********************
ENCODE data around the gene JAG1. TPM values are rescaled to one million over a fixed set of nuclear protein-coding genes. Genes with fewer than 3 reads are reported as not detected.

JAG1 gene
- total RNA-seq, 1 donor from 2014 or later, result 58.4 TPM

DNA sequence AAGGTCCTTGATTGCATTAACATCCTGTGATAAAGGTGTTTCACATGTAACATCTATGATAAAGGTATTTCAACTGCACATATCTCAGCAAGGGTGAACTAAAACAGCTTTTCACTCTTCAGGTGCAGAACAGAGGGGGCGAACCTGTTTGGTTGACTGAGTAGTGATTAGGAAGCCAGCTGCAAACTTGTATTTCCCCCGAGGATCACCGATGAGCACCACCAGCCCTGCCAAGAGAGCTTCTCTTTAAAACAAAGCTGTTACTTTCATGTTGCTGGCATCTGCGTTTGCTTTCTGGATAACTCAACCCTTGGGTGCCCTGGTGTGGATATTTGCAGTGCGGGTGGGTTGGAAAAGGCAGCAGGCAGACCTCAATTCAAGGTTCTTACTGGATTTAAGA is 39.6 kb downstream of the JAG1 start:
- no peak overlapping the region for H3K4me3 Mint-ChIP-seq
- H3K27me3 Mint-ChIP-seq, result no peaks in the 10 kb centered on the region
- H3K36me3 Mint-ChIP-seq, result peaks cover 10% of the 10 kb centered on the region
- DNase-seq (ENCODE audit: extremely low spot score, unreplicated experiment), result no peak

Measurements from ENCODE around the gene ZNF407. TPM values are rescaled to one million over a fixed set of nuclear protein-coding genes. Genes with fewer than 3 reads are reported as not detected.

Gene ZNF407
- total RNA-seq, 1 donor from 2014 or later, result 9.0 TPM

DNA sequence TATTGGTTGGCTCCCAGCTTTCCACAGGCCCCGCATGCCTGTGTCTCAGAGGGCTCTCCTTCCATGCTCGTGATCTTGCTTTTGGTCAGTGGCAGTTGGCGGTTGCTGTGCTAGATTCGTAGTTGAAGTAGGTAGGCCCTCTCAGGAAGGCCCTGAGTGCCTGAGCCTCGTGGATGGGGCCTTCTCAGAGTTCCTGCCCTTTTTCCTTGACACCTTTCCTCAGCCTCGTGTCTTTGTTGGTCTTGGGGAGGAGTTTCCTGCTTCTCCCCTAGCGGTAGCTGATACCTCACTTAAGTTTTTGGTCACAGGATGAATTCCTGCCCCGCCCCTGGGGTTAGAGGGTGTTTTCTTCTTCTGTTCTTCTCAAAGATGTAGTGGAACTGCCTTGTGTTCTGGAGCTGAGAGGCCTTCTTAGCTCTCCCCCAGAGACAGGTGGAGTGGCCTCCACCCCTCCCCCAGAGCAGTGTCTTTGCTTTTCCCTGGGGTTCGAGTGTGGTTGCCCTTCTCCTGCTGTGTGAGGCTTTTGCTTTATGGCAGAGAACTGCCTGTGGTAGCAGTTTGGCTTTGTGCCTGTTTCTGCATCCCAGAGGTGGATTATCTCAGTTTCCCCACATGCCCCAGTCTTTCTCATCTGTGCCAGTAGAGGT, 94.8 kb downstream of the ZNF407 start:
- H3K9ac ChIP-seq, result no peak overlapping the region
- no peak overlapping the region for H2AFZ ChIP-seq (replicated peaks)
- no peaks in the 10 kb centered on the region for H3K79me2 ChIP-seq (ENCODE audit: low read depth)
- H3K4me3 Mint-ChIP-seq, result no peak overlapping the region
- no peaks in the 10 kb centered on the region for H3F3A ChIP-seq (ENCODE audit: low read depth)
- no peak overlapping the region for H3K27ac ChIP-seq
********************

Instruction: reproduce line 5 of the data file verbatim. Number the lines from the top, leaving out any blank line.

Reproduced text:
- no peak overlapping the region for H3K4me3 Mint-ChIP-seq